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Starting Friday, Facebook users will have one week to vote on proposed privacy changes before they go into effect. The Facebook Site Governance Vote gives users the option to adopt changes to its Statement of Rights and Responsibilities and Data Use Policy or vote against them.

The public vote comes shortly after public stock for the company was made public. A European protest group fought against the company’s lackluster privacy settings that are steadily removing privacy and allowing for increased data mining. The protest group believes that the users should have an active role in how their data is used and secured.

Unfortunately, voting is not an easy process. Users will have to sift through the lengthy policy texts and hope to understand what is being presented to them. The substantial reads are akin to End User and Terms of Service Agreements that many consumers scroll through and accept without reading. It’s very likely that these circumstances will hinder substantial votes from being made, once again giving Facebook the freedom to tweak its policy.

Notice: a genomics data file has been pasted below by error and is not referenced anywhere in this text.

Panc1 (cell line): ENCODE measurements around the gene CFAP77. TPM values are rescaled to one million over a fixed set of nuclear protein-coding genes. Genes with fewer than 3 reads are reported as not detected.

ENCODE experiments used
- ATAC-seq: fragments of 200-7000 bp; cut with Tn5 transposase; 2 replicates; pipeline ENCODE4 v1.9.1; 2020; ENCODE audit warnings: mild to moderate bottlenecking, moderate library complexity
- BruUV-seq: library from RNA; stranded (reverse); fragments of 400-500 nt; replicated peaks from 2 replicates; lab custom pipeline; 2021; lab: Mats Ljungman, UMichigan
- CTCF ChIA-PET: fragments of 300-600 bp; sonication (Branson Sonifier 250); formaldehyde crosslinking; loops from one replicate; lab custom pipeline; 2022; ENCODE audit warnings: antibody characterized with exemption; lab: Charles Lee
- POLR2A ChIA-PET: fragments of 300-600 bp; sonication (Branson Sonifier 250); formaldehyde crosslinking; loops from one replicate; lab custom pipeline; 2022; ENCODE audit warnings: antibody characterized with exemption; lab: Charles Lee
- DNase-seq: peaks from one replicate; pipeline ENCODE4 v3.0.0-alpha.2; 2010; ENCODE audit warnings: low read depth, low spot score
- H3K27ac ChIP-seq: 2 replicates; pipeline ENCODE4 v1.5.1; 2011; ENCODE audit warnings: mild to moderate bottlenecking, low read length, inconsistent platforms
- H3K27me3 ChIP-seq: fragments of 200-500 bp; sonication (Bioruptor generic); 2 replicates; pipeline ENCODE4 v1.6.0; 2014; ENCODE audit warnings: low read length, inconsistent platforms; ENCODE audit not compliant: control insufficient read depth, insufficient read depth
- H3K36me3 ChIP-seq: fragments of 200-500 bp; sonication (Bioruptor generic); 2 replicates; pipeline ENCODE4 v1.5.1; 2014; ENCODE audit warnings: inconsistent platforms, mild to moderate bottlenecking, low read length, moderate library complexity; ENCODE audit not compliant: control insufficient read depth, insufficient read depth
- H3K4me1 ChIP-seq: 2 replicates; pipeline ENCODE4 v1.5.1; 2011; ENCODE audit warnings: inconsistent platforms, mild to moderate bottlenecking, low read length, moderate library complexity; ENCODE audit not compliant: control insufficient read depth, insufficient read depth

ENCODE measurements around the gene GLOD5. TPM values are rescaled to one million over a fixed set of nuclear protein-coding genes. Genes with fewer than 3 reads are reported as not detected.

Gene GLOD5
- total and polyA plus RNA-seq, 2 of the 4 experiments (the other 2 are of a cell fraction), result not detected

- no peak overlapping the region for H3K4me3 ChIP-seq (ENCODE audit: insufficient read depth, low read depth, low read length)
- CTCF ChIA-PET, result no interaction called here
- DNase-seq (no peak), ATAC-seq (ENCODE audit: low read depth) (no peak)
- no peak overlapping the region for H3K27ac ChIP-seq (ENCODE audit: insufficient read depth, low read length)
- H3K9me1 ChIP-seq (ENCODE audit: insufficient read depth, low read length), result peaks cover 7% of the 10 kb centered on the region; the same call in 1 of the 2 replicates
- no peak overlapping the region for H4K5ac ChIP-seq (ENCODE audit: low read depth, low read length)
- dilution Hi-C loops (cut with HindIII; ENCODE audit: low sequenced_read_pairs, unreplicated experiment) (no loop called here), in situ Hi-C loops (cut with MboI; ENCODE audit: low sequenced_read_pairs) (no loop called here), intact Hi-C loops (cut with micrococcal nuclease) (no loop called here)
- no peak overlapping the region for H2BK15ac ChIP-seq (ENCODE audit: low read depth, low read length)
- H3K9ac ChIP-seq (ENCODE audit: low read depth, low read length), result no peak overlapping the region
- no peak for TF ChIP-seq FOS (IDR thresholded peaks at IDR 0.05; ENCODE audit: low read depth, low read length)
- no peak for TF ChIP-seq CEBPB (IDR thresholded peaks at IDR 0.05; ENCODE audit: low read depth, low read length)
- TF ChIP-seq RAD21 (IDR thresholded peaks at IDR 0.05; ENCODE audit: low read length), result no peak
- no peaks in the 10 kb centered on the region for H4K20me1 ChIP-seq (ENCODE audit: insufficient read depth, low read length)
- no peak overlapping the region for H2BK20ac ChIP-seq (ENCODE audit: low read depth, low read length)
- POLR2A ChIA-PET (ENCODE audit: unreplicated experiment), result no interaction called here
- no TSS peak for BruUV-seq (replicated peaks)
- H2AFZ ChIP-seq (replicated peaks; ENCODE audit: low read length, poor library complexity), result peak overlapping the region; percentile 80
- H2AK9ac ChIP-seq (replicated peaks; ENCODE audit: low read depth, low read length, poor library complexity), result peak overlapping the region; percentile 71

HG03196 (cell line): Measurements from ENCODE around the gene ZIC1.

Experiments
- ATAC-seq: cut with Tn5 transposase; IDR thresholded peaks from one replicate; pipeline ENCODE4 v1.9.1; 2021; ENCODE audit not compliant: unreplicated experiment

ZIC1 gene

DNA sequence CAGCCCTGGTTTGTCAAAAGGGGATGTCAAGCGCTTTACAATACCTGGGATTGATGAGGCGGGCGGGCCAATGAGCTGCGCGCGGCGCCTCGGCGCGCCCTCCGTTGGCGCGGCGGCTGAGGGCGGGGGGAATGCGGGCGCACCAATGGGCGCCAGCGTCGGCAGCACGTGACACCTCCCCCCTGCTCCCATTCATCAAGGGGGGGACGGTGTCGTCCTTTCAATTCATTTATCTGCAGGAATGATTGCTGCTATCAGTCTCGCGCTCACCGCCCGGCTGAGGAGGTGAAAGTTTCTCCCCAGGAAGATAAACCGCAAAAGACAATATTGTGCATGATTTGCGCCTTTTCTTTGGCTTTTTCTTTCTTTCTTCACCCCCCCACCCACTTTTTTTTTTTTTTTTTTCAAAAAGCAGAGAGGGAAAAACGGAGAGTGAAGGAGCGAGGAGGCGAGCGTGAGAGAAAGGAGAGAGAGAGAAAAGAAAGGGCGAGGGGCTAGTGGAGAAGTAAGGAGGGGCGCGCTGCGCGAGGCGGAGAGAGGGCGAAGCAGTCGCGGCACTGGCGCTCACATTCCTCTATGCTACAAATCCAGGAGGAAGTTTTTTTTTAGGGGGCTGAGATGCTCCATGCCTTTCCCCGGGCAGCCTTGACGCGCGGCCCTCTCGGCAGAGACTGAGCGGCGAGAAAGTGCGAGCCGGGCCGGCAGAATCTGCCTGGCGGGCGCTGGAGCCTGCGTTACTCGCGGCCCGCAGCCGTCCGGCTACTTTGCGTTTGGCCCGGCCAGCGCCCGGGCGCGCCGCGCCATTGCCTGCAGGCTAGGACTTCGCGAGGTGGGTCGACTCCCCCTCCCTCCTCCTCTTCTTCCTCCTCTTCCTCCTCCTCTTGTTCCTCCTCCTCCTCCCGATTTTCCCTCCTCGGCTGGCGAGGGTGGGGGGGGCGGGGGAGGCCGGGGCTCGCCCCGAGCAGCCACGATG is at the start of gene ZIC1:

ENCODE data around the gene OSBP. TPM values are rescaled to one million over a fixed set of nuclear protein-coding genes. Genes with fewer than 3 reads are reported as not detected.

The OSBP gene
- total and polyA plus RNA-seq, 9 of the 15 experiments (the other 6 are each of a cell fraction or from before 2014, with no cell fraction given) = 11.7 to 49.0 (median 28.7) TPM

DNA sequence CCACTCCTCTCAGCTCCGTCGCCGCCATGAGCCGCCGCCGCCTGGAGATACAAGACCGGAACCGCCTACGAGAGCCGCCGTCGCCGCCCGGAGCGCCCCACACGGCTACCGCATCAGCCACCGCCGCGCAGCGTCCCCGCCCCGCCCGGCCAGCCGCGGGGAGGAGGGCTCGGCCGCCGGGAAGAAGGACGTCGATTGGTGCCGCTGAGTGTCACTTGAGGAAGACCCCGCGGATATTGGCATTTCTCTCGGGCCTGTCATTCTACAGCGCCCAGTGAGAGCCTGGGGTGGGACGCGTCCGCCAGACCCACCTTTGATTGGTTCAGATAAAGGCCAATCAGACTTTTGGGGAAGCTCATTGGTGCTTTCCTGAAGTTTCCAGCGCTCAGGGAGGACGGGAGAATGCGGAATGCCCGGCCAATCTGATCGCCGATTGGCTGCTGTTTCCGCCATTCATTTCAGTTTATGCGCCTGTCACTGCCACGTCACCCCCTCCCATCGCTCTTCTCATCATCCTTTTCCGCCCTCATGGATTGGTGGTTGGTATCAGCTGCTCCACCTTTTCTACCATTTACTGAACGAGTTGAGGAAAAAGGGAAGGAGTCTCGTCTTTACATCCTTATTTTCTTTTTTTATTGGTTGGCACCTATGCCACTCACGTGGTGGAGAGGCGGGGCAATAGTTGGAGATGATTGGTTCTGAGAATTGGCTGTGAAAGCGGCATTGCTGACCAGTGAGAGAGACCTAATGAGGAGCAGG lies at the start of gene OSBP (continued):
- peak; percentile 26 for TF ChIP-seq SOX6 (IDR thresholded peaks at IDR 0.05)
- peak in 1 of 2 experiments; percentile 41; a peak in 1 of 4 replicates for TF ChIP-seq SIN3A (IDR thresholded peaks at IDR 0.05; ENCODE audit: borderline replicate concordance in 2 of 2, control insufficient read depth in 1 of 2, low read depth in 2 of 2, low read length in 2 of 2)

The results of the vote will determine what changes come into effect or not. Policies which fail to receive a majority of support will go under advisory and be rewritten.

Max Schrems, head of the protest group, said, “If the new policy does not go through, Facebook would have to rewrite the policy and might improve something. In addition, the new policy grants Facebook even more rights to exploit our data and limit our privacy, which we cannot support.”

This is the second time Facebook has allowed its users to directly interact with site changes. It is uncertain whether or not they will continue this trend, but they recently stated that they are currently reviewing the best possible ways to incorporate their users into their decision-making process.

 
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